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"Jack finished university three years ago, but he's still stuck in a dead-end job in a sinister call-centre in Manchester. When the beautiful (and rich) Jennifer comes into his life he thinks he has finally found his ticket out of there. Trouble is that his boss is interested in Jennifer as well, and there's something strangely bestial about him... So when Jennifer buys Fell House, a mysterious old mansion out in remote Cumbria, a house party on a legendary scale seems like the perfect escape. But as the party spins out of control on a seemingly neverending night, they must face up to the terrifying possibility that not all their guests may be human - and some of them want to feed."
The Leaping is a strange and powerful beast of a book. "The wind wakes me up in the early hours and I confuse the present with a memory," it begins, and that sense of the ethereal infecting the everyday pervades Tom Fletcher's impressive debut becomes a powerful theme throughout the atmospheric narrative which follows. Three parts character study to one part fearful folktale, this is a novel that I can't help but feel has been pitched poorly. If you want out and out werewolf fiction, avert your eyes. Such audiences come seeking visceral thrills and shlocky chills, and they'll find none herein. There's nothing so cheap about The Leaping; this is sophisticated and considered fiction - remarkably so given that its author is only 24 years young. Make no mistake: there are indeed werewolves, but they're only about for a bit, and even then the beasts are addressed with ambiguity and a tangible sense of reverence. Come to the table without such expectations and you'll find a haunting novel that far exceeds the potential appeal of everyday urban fantasy.
Jack and Francis, our alternating narrators for the duration, live in student accommodation in Manchester with a gaggle of twenty-something friends, though they're no longer students - the flat is just a hangover of their collective lack of organisational skills - but co-workers at a dismal call-centre in the city. In between shifts, they drink tea incessantly, club against their better judgment, and talk books and movies to pass the time. The glue that truly binds them together, though, is Mario Kart, games of which see them all gathered around the television in the living room, racing for dear life and red shells.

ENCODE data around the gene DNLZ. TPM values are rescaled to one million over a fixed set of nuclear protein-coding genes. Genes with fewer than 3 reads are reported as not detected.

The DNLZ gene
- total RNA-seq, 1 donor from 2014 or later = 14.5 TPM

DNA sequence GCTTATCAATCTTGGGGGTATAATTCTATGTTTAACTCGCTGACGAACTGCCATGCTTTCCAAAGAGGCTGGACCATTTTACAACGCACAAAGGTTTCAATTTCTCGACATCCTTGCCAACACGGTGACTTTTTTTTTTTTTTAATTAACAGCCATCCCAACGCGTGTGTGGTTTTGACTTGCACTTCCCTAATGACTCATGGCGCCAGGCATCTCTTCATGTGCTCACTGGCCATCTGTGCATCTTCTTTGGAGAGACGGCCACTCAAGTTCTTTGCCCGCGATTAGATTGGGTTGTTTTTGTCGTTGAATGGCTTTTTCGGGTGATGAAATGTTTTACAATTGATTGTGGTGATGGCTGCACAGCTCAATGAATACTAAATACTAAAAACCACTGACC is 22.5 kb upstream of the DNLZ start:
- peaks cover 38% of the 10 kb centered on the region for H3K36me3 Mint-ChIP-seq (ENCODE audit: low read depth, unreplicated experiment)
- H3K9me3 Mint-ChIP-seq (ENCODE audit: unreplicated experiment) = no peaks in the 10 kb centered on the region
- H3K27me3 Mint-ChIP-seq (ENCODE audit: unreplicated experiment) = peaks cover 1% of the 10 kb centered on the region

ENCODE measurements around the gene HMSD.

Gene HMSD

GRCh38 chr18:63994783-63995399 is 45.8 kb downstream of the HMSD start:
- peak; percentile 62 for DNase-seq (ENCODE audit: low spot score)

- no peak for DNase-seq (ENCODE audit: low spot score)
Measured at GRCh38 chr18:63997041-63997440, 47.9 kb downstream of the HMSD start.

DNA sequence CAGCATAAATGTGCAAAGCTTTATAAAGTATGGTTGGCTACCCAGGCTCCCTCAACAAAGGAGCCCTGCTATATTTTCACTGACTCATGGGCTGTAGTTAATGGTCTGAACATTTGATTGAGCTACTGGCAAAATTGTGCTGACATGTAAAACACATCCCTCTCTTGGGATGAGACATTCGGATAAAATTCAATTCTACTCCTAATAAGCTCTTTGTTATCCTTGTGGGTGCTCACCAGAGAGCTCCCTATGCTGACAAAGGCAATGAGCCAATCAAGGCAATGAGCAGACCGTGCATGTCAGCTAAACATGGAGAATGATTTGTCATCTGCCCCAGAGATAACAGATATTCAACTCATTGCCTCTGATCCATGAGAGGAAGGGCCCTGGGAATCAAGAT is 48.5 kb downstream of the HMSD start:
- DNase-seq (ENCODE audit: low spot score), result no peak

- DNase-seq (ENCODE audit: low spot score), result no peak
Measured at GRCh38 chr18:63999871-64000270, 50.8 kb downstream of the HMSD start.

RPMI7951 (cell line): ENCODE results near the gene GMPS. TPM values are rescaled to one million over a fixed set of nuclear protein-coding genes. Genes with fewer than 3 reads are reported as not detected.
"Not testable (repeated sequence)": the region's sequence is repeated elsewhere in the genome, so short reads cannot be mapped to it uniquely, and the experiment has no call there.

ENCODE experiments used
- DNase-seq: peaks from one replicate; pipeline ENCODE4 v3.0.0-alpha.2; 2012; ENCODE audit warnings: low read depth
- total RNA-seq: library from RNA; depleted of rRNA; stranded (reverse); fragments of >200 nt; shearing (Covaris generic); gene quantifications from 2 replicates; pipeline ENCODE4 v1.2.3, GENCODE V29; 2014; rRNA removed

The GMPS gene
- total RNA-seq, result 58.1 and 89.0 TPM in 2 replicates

To begin with, The Leaping reads like the antithesis of lad lit, a novel written by and indeed for the new generation of the nation: alternative, disaffected and unapologetically middle-class youth with no real notion of career or family. Down-to-earth and refreshingly direct, it certainly struck a chord with me, thanks in no small part to such relatable, if not always likeable characters. You can't help but feel for Jack as he's harassed by his creepy supervisor Kenny at the call-centre, and soon enough you'll be whooping with joy when he gets a date with a hot goth.
Jennifer isn't just your token panda-eyed pretty girl, either. She's just come into an inheritance, which she spends on a run-down old cottage in the idyllic Yorkshire fells. She's just the push Jack needs to finally move on from the going-nowhere existence he's led for an interminable number of years, and together they kick in their jobs and move into Fell House to make a go of it. Sad to see their friend move on, Jack's flatmates - one of whom nurses an inappropriate crush on Jennifer - start planning an extravagant housewarming party, but what they don't know is that there's another event in the offing nearby: The Leaping. And The Leaping is a party like no other.
What all the plot synopsis in the world fails to convey about Tom Fletcher's uncanny novel, however, is the sense of dread that's palpable throughout The Leaping. Foreboding from the get-go and punctuated by utterly terrifying interludes, it might be a while before the werewolves come out of the woodwork, but when they do, two-thirds through, it's almost a relief. The suspense mounts inexorably... the feeling that something is very, very wrong builds and builds... until the curtain finally comes down - and all hell breaks loose. It makes for an incredibly satisfying moment, and though from that point on you're never quite sure what the state of play is - one can never truly know the unknowable - it's atmospheric, brutal and unrestrained.
Although it is, perhaps, rather at odds with all that's come before. There's a sudden shift in the narrative that can be difficult to parse, but if you're going to enjoy The Leaping, you'll already be well and truly enraptured by the point at which it threatens to comes undone. That momentary muddle aside, with great, quirky characters and bold prose, a brilliantly British sense of humour and a last act which leaves no-one unscathed by the horrors of the fellside on a night that never ends, Tom Fletcher's debut is a powerful and progressive piece of work.
Roll on The Thing on the Shore...
by Tom Fletcher